Geek Life: Real World Graphics Vs. Non-Real World Graphics

ImageOne thing that makes a great game is a great atmosphere. It’s music envokes the emotions and the visuals create the gamer’s investment that keeps the game going. The visuals cannot exist without graphics (the game couldn’t exist without graphics), and with every generation they increase in definition and smooth out the edges from previous generations. Now I am gonna say that graphics are not the most important thing, a developer doesn’t need a very powerful engine to make great visuals and a great atmosphere. That has been proven many times over by past generations, but for the purpose of this article graphics are the main focus; I just wanna make it clear that it is not the most important thing. Basically there are two types of graphics, Real World Graphics and Non-Real World (or Cartoon) Graphics. I find that when facing these two types of graphics head on Non-Real World Graphics are the winner. When there’s a great atmosphere to a game I simply prefer if its Non-Real World.


Now to start with I have absolutely no problem with Real World Graphics. There are times when it is necessary and it creates a great atmosphere because of it. Some great examples are Metroid, the Batman Arkham series, Skyrim, The Legend of Zelda, etc. These games make it work with real world graphics. What do these games have in common that makes real world graphics work for them? It is the fact that these series are based on fictional universes. That is the absolute main reason why I put the Non-Real World Graphics over the Real-World, in Real-World Graphics there is simply no imagination being put in and no creativity within the game’s design and art direction. However, games like the examples listed above have plenty imagination within its fictional world. It is clear games like these have creativity in its atmosphere, and when creativity is in this game a whole universe pops up and makes gamers want to play these games for the imaginitive and fun game play and fascinating world.

Imagination and creativity (which doesn’t just describe graphics in a game, but every aspect of a game) whether gritty, lively or adventerous are what make a game’s universe and the games hook that keeps a gamer coming. With graphics just the sight of a game can attract you to it if it has the right atmosphere and person to give details about it. I remember when The Legend of Zelda: The WIndwaker came out, this was describing the beginning of a whole new branch in the Zelda timeline, and it was very appropriate to change the whole graphical design in order to show the new timeline branch and new world in the game (for those who don’t know Hyrule is not the setting of this game). One look at Toon Link people thought “What?! Thats not Link!,” but a look at the game play and closer look at its design people said “Thats Link allright!” To put it bluntly Real-World graphics (unless in a creative setting that people can enjoy [which is no easy task!]) is just boring and lazy design for your game. If you want to be a developer remember that if your gonna make things look realistic, make sure you have creativity and imagination within them, which again I wil say is not easy. If not the games alure can wear off very fast.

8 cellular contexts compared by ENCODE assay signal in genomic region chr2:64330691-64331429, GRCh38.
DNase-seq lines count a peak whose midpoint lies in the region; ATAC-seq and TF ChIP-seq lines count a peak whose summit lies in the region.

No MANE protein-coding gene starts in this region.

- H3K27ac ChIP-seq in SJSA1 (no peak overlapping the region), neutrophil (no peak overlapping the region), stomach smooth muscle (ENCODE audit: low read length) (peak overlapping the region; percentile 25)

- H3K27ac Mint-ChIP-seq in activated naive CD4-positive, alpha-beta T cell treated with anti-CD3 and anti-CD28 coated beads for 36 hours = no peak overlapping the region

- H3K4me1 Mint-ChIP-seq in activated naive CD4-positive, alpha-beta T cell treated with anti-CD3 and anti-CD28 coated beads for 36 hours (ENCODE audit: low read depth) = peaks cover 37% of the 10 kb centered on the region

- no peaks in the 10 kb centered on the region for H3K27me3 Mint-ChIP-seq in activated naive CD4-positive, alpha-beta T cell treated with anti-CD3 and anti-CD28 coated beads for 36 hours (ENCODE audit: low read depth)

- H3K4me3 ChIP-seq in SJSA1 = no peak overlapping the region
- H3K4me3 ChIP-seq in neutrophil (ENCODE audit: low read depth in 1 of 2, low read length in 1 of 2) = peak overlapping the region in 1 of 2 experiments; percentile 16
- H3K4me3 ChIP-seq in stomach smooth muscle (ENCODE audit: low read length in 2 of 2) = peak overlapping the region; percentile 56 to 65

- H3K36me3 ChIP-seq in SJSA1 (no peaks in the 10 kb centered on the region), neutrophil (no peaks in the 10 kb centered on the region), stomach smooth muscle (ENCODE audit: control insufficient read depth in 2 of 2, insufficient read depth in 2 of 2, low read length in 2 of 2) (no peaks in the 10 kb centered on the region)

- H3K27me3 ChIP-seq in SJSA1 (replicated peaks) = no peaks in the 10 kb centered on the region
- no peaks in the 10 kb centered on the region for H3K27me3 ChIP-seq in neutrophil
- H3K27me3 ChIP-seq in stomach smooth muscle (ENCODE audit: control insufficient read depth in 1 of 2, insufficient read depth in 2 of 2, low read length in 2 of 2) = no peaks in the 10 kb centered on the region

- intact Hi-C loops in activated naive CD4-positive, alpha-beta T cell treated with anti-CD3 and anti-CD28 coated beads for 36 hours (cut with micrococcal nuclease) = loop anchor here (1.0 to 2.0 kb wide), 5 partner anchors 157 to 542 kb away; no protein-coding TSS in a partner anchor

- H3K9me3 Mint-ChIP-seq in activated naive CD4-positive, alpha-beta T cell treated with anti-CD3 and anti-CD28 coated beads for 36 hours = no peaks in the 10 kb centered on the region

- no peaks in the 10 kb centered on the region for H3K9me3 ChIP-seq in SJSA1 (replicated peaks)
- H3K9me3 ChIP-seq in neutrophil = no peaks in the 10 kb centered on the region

Here are two examples that’ll show you what I mean. In the development process of Okami, the game was meant to have a real world look. I still think it would’ve worked because of the games vast world, unique gameplay, and characters, but switching the game’s appearance to the Japanese painting design made the game’s atmosphere and flow so much more potent. The game’s look created the elements that assissted in the story telling aspect of this game. It just fit well with all that the game was, and I’m sure those who’ve played the game can agree with me on that. Now an opposite example is a lot of the more recent Sonic the Hedgehog titles. The prime example is Sonic ’06, lets take the rushed and glitchy game play out of the picture and just focus on the look. It was a Blue Hedgehog that runs past the speed of sound in the real world. Now before you say this was a fictional place, that is not true. This was also done in Sonic Unleashed where yes they were fictional places, but clearly these were just lazy and stereotypical remakes of existing places. This is one of the reasons these kinds of Sonic games didn’t work. Now I love Sonic, I am a big fan, but the new game direction ever since Shadow the Hedgehog just doesn’t work. What made the original games, the Adventure series (even though they push it in this series), Generations, and Colors work was they put Sonic where he should be, in an environment where he belongs. (On a sidenote I would put down the Sonic the Hedgehog 4 series on that list, but the problem wasn’t the look, it was the boring and repetitive level design).


If you don’t want your game to look a boring or uninspired use the non-real world graphics, it simply takes a lot to use real-world graphics and still have a creative and imaginative game (even if it did have great game play, if the game play was most likely done before the game will grow stale). The atmosphere and environment are an important part of a great series that can develop into a whole universe. Gamers will want to keep coming back to learn new things about this series, get to know the characters more, get a new look at what the game’s about, and reliving the experiences the past games gave you. Thank you for reading and I am very happy to be part of the Geek Life team. I hope you can check out my videos on video game analyses and more at my youtube channel:


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